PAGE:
If we keep on the path we’re on, Antarctica might be really, truly toast. A new study shows that the continent might hit a tipping point within this century if we don’t keep warming in check, and we might be in for dozens of feat of sea level rise as a result.
The study, published on Wednesday in Nature, uses computer models to see how the Antarctic ice sheet would respond if the globe warmed 1.5 degrees Celsius (2.7 degrees Fahrenheit) and 2 degrees Celsius (3.6 degrees Fahrenheit) — the targets set out in the Paris Agreement — by 2100. It also looked at what 5.4 degrees Fahrenheit (3 degrees Celsius) of heating by the end of the century, which is what the world is on track for right now under current commitments to the Paris Agreeement, could look like.
Meeting the 1.5 degrees Celsius and 2 degrees Celsius targets would mean that things in Antarctica are “basically almost indistinguishable” from what’s going on on the continent right now, said Rob DeConto, the paper’s lead author and co-director of the School of Earth and Sustainability at University of Massachusetts, Amherst. “You get the same rates of [ice] retreat, mainly in West Antarctica, the Amundsen Sea, the West Thwaites region. Nothing extraordinary happens, at least in this century.”
But things get intense when warming reaches 5.4 degrees Fahrenheit. In that scenario, the study finds really extreme ice loss begins by 2060 — a date that is way too close to right now for my comfort — pushing the continent past a tipping point that it would be nearly impossible for it to recover from. Sea levels would rise between 6.7 to 8.3 inches (17 to 21 centimeters) by the end of the century just from Antarctica melting — a huge step up from the 2.3 to 4.3 inches (6 to 11 centimeters) if the world meets the Paris Agreement target to limit warming to 2 degrees Celsius.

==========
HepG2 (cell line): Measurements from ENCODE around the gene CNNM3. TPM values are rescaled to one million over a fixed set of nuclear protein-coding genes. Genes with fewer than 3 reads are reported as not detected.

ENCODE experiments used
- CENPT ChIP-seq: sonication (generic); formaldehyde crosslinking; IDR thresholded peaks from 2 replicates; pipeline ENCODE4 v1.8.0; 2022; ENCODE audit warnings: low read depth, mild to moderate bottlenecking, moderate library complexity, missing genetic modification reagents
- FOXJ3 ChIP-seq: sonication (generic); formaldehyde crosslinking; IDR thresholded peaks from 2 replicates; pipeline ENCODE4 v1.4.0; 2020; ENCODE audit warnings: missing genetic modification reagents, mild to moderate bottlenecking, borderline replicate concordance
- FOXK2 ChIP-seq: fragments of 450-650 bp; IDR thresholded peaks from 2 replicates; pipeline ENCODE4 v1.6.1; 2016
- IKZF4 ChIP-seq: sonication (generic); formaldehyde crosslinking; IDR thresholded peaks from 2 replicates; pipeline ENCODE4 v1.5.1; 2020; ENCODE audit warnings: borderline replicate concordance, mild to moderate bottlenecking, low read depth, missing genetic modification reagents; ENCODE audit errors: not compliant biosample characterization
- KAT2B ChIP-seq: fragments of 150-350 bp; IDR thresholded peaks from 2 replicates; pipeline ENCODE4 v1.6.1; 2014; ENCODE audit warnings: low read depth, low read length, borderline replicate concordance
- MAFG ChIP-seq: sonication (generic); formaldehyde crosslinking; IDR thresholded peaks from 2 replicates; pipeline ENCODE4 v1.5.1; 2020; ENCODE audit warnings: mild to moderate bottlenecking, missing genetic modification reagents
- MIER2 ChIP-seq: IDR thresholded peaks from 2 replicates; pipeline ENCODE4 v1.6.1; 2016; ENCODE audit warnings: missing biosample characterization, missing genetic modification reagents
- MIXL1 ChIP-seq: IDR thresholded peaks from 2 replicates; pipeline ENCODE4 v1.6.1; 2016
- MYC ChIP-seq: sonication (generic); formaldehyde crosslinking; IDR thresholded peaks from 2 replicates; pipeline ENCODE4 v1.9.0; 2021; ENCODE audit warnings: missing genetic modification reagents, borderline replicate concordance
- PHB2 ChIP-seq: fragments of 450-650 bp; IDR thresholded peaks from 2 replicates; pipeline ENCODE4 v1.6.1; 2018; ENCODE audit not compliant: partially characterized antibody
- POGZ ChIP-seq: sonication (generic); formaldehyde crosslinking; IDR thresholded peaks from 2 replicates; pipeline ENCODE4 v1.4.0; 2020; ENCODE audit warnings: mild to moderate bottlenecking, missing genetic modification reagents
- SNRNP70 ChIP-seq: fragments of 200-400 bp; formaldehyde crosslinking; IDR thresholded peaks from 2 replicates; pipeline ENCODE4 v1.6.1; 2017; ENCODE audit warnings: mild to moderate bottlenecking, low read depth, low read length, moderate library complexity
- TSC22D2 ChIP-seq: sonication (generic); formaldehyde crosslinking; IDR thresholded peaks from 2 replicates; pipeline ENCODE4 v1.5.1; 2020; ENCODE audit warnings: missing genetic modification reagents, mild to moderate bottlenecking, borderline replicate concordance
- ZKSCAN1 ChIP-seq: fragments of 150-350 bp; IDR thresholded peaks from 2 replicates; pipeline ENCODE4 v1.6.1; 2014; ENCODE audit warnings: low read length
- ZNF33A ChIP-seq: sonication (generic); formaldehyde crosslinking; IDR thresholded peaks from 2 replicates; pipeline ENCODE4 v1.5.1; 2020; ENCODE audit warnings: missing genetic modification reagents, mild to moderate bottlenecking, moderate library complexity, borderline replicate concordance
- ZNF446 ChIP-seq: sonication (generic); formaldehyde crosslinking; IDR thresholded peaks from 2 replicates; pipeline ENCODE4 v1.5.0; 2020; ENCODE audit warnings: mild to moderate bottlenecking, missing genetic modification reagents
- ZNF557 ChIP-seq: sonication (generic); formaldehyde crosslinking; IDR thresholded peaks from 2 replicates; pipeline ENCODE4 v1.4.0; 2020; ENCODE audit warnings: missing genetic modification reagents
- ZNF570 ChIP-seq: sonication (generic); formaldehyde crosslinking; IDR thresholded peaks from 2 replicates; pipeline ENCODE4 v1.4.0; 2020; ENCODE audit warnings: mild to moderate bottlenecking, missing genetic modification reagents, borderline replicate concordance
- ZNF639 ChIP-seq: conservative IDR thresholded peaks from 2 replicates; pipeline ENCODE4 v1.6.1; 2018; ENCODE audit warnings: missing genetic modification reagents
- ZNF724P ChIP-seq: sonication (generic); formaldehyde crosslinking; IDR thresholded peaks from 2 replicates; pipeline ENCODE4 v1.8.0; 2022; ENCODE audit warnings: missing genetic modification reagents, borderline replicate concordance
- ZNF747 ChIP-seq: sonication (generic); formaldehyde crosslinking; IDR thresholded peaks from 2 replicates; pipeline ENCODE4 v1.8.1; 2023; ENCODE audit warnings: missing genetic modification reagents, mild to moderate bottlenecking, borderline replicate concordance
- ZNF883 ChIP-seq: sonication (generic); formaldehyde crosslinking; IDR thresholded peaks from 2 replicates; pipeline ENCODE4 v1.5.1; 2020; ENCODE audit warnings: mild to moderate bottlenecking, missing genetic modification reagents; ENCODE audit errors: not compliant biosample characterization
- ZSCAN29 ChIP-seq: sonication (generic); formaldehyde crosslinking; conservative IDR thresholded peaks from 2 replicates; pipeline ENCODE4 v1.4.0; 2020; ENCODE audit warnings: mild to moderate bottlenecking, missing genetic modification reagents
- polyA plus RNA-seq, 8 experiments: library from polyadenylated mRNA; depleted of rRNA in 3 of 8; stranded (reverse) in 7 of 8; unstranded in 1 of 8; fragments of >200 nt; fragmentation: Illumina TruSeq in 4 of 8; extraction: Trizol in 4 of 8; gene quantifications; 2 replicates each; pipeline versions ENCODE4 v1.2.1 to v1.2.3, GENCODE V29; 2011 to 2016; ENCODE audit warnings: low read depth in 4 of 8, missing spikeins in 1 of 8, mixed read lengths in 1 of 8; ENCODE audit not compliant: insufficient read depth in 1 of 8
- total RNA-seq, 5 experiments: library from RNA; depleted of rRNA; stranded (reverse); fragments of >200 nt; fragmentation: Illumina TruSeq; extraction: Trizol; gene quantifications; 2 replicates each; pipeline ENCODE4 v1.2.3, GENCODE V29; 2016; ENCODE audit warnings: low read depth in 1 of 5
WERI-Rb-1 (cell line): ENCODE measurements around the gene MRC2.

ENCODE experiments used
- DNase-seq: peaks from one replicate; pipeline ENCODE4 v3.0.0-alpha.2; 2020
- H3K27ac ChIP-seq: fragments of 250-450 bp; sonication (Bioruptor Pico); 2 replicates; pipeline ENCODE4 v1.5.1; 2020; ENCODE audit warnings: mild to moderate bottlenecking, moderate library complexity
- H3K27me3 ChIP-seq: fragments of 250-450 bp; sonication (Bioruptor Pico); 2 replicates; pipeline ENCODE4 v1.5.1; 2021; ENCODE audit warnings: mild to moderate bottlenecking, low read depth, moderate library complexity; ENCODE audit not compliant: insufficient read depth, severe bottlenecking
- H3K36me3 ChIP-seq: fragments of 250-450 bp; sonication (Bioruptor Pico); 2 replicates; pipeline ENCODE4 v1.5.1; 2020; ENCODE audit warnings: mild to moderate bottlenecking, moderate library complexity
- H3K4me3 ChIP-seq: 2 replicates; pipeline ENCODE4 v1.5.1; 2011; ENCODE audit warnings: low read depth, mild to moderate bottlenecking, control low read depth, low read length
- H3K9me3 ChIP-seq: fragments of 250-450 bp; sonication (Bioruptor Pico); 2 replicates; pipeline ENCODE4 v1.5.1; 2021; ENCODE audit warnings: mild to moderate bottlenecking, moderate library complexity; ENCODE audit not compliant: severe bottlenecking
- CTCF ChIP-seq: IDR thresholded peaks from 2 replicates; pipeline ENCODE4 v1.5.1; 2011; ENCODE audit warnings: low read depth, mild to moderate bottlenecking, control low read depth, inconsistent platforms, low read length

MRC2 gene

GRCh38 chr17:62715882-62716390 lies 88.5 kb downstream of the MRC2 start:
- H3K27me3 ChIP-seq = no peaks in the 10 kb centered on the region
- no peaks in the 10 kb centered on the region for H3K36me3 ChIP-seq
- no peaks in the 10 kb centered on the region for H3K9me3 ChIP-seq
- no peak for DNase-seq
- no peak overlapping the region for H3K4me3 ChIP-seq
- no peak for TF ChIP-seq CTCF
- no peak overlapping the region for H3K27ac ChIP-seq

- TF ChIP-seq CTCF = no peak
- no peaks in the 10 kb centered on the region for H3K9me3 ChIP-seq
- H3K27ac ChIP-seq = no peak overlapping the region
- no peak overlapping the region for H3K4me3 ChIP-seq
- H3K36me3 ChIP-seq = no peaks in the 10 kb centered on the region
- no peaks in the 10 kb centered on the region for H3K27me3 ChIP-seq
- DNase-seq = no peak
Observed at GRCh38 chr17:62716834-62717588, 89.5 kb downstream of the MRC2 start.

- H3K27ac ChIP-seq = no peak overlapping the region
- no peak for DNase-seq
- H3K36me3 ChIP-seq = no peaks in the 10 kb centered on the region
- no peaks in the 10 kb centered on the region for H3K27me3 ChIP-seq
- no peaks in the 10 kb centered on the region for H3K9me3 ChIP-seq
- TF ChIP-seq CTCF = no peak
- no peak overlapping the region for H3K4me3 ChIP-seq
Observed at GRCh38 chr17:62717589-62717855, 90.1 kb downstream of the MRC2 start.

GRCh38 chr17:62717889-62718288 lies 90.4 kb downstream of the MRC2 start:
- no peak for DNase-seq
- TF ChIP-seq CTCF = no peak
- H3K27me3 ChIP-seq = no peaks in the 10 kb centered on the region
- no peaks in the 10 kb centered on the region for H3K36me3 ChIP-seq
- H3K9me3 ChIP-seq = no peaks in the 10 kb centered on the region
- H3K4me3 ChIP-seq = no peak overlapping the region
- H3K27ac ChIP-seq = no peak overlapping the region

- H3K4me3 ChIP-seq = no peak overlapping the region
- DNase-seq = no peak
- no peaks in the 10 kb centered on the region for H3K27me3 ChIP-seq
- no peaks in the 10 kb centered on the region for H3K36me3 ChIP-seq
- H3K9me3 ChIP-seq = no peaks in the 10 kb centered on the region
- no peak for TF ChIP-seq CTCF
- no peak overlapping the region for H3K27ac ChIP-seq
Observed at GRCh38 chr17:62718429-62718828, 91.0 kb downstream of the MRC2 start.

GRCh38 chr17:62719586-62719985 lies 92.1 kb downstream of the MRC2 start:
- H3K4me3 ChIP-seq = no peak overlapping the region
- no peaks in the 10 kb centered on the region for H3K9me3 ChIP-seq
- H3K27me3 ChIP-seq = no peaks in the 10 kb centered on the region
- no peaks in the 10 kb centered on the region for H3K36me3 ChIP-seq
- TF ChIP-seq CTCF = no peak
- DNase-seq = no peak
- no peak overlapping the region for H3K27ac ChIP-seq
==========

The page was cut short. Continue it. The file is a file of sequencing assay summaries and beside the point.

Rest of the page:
That’s just this century, though. Meeting that 2-degree-Celsius goal would result in Antarctica contributing 3.3 feet (1 m) to global sea level rise by 2300. It’s a not-inconsequential amount. But if countries fail to improve their climate ambitions and stick on the 5.4 degrees Fahrenheit track, it would mean an extra 33 feet (10 meters) of sea level rise — an almost incomprehensibly large jump.
“We really shouldn’t let the world reach 3 degrees Celsius [of warming],” DeConto said. “If we do, we’re screwed.”
A key component of understanding this huge difference is how the ice shelves in Antarctica seem to respond to warming. These enormous floating pallets of ice essentially act as buttresses to the larger ice sheets on land, protecting them from the ocean and providing structural support to keep them intact.
But when those shelves get too warm, they start to collapse and can’t protect the ice sheets any longer. It’s basically like popping the cork on a bottle of champagne that’s been shaken up, but this would be a mess on a planetary scale. It looks like that tipping point for ice shelf collapse is somewhere between 3.6 and 5.4 degrees Fahrenheit, DeConto said. “We’re seeing a threshold in the system, and we’re just adding too much heat. Things get set in motion.”
And it’s basically impossible to put that cork back in once it’s out. Even if we manage to develop geoengineering systems powerful enough to reverse warming and get the world’s temperatures back to the way they were before, it might not matter for Antarctica.
“Once the ocean warms up, it’s really hard to get an ice shelf to re-form in the warm ocean,” DeConto said. “Once these things get set in motion, like in warmer emissions scenarios where we get a lot of ice loss, it doesn’t stop, and it doesn’t stop even once we return to preindustrial temperatures. Even if the atmosphere cools back down, it takes a long time for the ocean to cool back down.”
Despite this incredibly dire finding, DeConto said there is good news to be gleaned from this research: Mainly that the Paris Agreement can and does prevent truly catastrophic changes in Antarctica. Taking aggressive climate action now means that we could stave off that 2060 tipping point and buy some time to figure out how to manage the world as it warms.
“Even the 2 degrees Celsius scenario is a favourable outcome,” DeConto said. “Yes, Antarctica will, like Greenland and like mountain glaciers, keep contributing to sea level rise, but hopefully at a pace that will be manageable for a lot of the world. Some places in the world aren’t going to be able to tolerate much more, if at all, in terms of sea level rise. But having half a millimetre per year of sea level rise from Antarctica versus half a centimeter per year in 2100 is really different.”